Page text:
In Our Time - Economic Rights
Melvyn BraggIs democracy the truest conduit of capitalism, or do the forces that make us rich run counter to the democratic institutions that safeguard our rights?With Professor Amartya Sen, Master of Trinity College, Cambridge and winner of the 1998 Nobel Prize in Economic Science; Will Hutton, former Editor of The Observer, Director of The Industrial Society and author of The State We’re In.
In Our Time - Tea: an empire in a teacup
Melvyn BraggAfter air and water, tea is the most widely consumed substance on the planet and the British national drink. In this country it helped define class and gender, it funded wars and propped up the economy of the Empire. The trade started in the 1660s with an official import of just 2 ounces, by 1801 24 million pounds of tea were coming in every year and people of all classes were drinking an average two cups a day. It was the first mass commodity, and the merchant philanthropist Jonas Hanway decried its hold on the nation, “your servants' servants, down to the very beggars, will not be satisfied unless they consume the produce of the remote country of China”. What drove the extraordinary take up of tea in this country? What role did it play in the global economy of the Empire and at what point did it stop becoming an exotic foreign luxury and start to define the essence of Englishness?
In Our Time - The Opium Wars
Yangwen Zheng, Lars Laamann & Xun ZhouThe Opium Wars between Britain and China in the 19th century forced China to open its doors to trade with the western world. The Chinese had banned opium in its various forms several times, citing concern for public morals, but the prohibition was ignored. The East India Company held a monopoly on the production of opium in British India. Private British traders continued to smuggle large quantities of opium into China. In this way, the opium trade became a way of balancing a trade deficit brought about by Britain's own addiction to tea. The Chinese protested against the flouting of the ban but the British continued to trade, leading to a crackdown by Lin Tse-Hsu, a man appointed to be China's Opium Drugs Czar. He confiscated opium from the British traders and destroyed it. The British military response was severe, leading to the Nanking Treaty which opened up several of China's ports to foreign trade and gave Britain Hong Kong. The peace didn't last long and a Second Opium War followed. The Chinese fared little better in this conflict, which ended with another humiliating treaty. So what were the main causes of the Opium Wars? What were the consequences for the Qing dynasty? And how did the punitive treaties affect future relations with Britain?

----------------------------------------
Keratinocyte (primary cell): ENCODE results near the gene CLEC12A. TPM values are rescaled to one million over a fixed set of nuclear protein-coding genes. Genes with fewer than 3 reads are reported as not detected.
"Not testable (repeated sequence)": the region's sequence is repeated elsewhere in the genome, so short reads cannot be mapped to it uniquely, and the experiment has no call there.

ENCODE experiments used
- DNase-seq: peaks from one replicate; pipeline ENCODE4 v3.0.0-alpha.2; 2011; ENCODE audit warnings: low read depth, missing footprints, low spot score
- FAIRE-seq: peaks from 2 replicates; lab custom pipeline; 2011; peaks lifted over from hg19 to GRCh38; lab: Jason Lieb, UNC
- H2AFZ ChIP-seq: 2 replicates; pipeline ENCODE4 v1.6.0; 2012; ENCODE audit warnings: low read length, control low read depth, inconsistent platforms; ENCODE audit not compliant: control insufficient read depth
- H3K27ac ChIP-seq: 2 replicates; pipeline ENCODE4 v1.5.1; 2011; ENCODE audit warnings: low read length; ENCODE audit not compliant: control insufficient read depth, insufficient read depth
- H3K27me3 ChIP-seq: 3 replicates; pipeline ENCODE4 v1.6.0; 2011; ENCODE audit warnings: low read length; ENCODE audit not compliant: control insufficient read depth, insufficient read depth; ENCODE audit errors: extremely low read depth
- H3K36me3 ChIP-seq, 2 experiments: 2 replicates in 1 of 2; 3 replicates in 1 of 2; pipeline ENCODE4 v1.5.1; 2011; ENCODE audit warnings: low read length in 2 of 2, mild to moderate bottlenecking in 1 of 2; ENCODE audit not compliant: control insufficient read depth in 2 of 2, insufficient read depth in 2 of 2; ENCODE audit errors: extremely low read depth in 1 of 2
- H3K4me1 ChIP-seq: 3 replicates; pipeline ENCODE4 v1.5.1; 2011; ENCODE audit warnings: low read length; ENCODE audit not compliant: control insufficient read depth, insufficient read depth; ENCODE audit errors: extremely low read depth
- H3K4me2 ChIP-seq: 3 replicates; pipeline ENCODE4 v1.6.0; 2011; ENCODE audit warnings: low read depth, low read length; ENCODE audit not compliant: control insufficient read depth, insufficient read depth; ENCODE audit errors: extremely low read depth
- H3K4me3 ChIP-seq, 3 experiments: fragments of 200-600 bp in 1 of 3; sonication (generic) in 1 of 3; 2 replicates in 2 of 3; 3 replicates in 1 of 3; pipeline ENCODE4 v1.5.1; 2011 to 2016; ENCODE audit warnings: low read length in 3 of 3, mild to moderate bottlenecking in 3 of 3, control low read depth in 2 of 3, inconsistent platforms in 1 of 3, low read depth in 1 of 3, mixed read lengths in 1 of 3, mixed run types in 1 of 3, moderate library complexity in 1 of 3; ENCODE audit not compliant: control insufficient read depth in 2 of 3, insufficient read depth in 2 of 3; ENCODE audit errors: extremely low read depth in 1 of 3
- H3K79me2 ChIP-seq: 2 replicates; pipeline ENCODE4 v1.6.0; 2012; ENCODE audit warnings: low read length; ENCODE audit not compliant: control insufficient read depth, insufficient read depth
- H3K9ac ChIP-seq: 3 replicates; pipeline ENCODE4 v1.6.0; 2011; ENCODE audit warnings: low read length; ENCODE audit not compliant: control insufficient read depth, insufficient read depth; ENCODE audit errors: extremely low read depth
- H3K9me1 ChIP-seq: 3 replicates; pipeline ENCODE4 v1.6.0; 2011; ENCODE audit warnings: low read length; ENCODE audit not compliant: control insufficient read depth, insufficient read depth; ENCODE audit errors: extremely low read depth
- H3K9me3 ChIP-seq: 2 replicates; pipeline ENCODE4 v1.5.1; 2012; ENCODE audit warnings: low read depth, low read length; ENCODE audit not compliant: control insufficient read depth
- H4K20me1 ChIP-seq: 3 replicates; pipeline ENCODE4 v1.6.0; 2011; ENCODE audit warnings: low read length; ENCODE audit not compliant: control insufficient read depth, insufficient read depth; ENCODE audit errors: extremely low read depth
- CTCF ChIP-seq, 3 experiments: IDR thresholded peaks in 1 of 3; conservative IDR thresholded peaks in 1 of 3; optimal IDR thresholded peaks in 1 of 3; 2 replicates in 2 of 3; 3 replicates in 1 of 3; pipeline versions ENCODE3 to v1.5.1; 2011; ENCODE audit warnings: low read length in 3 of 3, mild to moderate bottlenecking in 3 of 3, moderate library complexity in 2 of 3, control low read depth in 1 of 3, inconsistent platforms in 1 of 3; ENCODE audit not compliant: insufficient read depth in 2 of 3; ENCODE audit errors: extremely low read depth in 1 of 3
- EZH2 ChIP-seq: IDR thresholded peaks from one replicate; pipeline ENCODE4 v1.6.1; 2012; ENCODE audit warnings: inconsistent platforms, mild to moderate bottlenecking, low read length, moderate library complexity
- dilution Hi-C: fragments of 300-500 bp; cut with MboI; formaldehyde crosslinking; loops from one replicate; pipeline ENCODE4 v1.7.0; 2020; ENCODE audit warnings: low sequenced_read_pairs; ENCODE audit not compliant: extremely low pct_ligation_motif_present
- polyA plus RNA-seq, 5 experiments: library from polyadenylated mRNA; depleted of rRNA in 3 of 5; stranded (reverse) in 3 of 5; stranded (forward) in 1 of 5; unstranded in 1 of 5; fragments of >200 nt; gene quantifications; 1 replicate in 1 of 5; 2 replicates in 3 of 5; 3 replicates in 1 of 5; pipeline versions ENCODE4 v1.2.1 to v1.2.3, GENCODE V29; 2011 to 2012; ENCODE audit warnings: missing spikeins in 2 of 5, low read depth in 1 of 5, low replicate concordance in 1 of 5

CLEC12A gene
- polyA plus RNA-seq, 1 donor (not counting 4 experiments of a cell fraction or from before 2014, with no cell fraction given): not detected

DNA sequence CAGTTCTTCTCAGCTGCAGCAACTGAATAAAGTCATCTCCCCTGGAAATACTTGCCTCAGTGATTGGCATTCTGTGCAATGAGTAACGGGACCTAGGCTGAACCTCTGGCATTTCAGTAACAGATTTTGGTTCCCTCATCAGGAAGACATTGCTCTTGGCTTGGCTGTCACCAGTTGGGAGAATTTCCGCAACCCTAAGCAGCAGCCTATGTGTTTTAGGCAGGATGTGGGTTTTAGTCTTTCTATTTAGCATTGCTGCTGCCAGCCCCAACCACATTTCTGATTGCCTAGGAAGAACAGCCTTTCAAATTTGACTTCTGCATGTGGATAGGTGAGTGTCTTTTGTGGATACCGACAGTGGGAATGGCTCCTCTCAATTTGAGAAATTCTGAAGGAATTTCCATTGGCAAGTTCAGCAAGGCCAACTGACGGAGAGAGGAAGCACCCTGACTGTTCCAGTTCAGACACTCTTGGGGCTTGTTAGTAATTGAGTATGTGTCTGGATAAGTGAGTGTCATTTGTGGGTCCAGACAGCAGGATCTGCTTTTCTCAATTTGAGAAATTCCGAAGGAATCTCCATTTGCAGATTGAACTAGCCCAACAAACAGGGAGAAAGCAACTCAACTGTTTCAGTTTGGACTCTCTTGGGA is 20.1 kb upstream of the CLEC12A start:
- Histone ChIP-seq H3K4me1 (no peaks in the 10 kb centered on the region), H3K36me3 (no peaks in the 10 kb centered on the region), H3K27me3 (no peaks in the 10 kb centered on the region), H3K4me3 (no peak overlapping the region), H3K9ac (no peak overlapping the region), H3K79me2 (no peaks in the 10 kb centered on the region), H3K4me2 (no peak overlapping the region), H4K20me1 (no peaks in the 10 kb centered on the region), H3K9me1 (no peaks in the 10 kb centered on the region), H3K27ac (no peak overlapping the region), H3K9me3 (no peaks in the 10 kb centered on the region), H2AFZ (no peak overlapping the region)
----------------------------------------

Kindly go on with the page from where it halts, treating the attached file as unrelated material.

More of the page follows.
Power Failure at the Central Bank
Robert PestonBusiness editor Robert Peston examines the crisis in the international banking system. For the last six decades, central bankers from the most developed countries have managed the global economy, manipulating international finances with the aid of a powerful set of economic levers handed to them after the Second World War. Last year the levers became disconnected from the machinery and the central banking system has suffered a severe loss of power
The Reith Lectures 2005 - 01 Collaboration
Lord BroersWhen I returned to this Engineering Department from the USA in 1984 my wife and I bought an historic and wonderful house some ten miles south of Cambridge. It was built around 1520, a date that could be substantiated to within a decade by the form of the oak beams that comprised its floors and ceilings. These had been shaped by iron blades that only lasted about ten years. Being someone of the present rather than the past I had not previously been much preoccupied with history but living in the splendid oak structure - like a fine sailing vessel that had gone aground - inspired me to wonder what had preoccupied the technologists and scientists of that age...
The Reith Lectures 2005 -02 Innovation and Management
Lord BroersWhen Ralph Waldo Emerson reputedly and memorably said that the world would beat a path to the door of a person who made a better mousetrap, he was perhaps being unduly optimistic, but at least he realised that the mousetrap had to be made and that it would not be sufficient merely to have an idea, or even a patent, for a better mouse trap. Ideas have to be proven to be useful, and the world told about them, before any paths are beaten. Profound changes have taken place in the development of ideas and their translation in to the market place and in my third Reith lecture I argue that this innovation revolution demands a new approach to research and product development...
The Reith Lectures 2007 - 1 - Bursting at the Seams
Prof. Jeffrey SachsThe 21st century will be marked by severe natural resource limits, the rise of new economic powers and the threats of failed states. These are tectonic changes with the potential to unleash global-scale upheavals. Global cooperation of an unprecedented depth and scale will be needed but we are not yet prepared for such cooperation
The Reith Lectures 2007 - 4 - Economic Solidarity for a Crowded Planet
Prof. Jeffrey SachsThis lecture considers the challenges of extreme poverty and the extreme worry of the rest of the world which fears for its own prosperity. It spells out the limits of the free market to solve these problems and proposes a plan of action which presents choices to those listening
The Reith Lectures 2009 - 1 - Markets and Morals
Prof. Michael SandelA New Citizenship: Professor Michael Sandel delivers four lectures about the prospects of a new politics of the common good.In the first lecture he considers the expansion and moral limits of markets.